Consumer-Friendly Initiatives

Many consumers with chronic diseases have been known to neglect their care, due to cost, inconvenience, education and lack of access to the appropriate resources. Without engaging these patients in a more modern way, this past behavior will continue to impact care outcomes and drive up medical costs. An example is the barrier elderly patients face when transporting to and from their appointments. Many don’t have access to cars, so appointments are missed and healthcare concerns worsen over time. To alleviate this problem, providers like CareMore are issuing ride-share programs to their patients by calling services like Lyft to take them to and from their appointments. The medical transport service market is actually projected to reach $42 billion by 2024, as this service adds value to providers, payers and patients alike

Immediate Access

When it comes to immediate access in the healthcare field, the emergency room is what comes to the top of mind. The ED is a key driver of revenue for hospitals, but when utilized inappropriately, can unnecessarily inflate the cost of care and contribute to longer wait times and poor patient experience. Alternative services like telemedicine (video conferencing and phone calls to consult on minor injuries, illnesses, and prescription refills) are being more widely used and some communities have even re-instated house calls so that sick patients don’t have to get out of bed. In 2014, a study was issued that analyzed the Veterans Health Administration’s Home-Based Primary Care Program. By increasing home-based healthcare, the VHA experienced a 24 percent reduction in total healthcare costs by reducing hospital stays.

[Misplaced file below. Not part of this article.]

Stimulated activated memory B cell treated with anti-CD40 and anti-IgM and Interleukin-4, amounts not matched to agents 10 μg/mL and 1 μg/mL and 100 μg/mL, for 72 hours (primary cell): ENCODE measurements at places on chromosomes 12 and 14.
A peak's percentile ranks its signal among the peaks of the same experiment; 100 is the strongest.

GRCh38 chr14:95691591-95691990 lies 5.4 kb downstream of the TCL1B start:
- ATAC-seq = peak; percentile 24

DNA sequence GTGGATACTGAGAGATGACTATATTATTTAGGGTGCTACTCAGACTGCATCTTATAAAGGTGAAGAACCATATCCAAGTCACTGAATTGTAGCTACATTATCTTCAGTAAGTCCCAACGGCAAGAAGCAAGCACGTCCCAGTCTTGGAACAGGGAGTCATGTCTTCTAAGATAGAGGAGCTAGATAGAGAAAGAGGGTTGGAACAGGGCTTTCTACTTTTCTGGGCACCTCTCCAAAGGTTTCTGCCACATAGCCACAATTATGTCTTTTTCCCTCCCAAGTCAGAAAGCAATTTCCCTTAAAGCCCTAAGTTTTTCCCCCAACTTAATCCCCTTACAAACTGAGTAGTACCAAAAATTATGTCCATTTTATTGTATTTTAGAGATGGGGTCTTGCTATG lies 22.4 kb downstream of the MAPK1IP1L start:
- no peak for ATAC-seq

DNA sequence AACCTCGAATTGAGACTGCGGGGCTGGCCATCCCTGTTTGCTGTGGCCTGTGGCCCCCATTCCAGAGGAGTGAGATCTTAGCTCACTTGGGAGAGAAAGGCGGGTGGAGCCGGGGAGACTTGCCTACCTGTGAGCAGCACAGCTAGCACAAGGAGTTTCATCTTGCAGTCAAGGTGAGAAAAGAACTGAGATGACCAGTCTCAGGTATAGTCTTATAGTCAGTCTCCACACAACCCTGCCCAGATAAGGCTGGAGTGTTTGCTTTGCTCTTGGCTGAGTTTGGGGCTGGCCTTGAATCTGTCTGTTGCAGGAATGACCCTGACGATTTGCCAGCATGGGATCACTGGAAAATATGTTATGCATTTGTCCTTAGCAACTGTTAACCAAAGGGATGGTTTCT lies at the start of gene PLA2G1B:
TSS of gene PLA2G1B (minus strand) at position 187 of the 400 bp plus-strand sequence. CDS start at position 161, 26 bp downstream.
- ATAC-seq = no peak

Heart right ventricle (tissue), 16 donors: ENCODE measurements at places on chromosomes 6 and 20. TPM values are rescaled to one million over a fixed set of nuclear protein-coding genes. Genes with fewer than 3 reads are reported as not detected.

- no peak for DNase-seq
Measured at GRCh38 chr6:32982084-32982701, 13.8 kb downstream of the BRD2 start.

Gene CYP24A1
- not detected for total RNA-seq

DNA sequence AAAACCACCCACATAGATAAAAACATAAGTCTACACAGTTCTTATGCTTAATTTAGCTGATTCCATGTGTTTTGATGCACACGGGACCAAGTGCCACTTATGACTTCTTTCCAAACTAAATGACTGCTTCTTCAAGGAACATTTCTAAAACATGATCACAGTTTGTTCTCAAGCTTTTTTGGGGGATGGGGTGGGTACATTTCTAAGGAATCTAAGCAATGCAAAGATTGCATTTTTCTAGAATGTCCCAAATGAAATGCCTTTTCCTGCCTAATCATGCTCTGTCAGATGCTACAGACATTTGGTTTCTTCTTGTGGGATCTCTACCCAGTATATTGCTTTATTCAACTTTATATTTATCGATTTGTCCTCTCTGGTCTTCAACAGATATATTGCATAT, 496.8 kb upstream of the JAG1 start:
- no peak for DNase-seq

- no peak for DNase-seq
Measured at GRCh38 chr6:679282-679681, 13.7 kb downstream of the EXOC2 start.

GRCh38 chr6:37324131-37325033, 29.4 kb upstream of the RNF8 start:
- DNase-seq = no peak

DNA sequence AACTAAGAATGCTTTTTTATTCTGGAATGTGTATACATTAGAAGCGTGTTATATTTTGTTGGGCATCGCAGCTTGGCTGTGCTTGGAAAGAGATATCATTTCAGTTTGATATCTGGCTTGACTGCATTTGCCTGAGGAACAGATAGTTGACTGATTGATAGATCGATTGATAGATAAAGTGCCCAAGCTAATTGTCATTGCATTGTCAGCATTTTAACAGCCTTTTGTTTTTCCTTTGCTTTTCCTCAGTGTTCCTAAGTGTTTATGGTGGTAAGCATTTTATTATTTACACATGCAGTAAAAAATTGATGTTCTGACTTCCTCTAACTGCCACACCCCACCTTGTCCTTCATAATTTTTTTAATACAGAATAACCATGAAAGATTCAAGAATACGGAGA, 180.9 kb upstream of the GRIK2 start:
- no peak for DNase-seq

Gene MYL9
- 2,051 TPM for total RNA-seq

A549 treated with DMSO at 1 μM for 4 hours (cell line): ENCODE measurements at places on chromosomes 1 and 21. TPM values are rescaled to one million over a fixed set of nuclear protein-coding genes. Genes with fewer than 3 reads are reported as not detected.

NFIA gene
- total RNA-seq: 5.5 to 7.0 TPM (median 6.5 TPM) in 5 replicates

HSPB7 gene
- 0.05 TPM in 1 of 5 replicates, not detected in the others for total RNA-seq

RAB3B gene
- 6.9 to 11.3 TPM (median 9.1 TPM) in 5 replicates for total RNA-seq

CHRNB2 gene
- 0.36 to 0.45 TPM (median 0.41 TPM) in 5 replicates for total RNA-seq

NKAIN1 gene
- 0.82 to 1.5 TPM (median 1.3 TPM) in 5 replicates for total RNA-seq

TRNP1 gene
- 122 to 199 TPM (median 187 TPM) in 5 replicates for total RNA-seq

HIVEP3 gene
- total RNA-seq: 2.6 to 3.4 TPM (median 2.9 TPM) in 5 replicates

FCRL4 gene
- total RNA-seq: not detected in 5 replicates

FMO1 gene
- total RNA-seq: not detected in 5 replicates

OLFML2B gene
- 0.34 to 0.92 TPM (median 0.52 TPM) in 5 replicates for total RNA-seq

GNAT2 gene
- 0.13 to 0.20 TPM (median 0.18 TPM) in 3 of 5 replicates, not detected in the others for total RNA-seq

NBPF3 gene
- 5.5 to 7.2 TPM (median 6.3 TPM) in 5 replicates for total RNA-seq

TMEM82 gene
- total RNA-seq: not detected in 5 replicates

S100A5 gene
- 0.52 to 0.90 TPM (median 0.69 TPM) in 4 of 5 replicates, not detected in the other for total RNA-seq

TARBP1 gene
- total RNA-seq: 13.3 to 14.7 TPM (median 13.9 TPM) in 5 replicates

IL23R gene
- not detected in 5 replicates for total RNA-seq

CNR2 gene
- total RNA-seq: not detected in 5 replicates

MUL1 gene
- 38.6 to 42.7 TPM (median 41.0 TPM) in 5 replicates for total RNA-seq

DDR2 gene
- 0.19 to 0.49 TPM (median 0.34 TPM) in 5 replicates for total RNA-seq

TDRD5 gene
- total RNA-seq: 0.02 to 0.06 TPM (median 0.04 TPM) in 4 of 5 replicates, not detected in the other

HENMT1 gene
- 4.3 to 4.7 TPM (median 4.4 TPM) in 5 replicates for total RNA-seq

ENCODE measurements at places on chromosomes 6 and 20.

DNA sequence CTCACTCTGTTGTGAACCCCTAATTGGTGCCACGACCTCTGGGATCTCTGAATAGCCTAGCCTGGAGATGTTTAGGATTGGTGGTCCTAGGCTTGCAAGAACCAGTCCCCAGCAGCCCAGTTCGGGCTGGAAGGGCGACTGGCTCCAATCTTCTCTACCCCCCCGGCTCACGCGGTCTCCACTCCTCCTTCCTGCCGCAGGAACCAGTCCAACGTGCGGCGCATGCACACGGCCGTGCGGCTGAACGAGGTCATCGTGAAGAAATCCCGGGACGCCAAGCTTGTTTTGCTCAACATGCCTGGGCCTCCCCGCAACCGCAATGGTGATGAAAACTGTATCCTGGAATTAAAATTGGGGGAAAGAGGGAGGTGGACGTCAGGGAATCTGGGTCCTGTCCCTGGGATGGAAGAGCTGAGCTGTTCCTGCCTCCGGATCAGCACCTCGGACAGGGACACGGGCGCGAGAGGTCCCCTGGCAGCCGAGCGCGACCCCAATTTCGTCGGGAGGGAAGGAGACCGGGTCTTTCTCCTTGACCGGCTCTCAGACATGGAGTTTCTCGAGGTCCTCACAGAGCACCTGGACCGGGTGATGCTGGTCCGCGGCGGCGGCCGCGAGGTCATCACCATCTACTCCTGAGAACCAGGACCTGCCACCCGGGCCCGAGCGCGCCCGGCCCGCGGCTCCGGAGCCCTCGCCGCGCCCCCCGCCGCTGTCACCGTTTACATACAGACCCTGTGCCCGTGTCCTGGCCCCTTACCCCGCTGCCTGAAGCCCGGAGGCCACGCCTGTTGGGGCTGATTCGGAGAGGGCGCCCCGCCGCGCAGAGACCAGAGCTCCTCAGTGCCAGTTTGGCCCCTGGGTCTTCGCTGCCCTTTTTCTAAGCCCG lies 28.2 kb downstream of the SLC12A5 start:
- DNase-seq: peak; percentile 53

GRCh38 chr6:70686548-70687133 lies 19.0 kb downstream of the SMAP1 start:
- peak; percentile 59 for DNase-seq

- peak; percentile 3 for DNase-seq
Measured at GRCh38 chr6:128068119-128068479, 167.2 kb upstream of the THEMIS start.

The Emergency Department is still a key community need and to improve the ED experience, leading hospitals are allowing patients to schedule emergency room visits. Nuckols explains, “One of the most annoying things when you are sick is to think that you have to go wait five hours in the emergency room, so we played around with actually scheduling your ED visit. We had people coming from all over the place to our smaller hospital on Coronado Island because they could schedule their ED visit.”

Healthcare is clearly evolving. Gone are the days of providers dictating care. Instead, providers and payers are shifting their mindset to work with the patient to create a better experience. Healthcare marketers must be aware of the shifts towards healthcare consumerism, support the operations behind these changes and even drive decision making. The key is to keep the 5 P’s of healthcare consumerism (patient-centered, prompt, personalized, pathways, and portable) in mind at all times. By having this mindset and being the catalyst behind these changes, patients will continue to have a positive experience and providers will keep and then gain market share.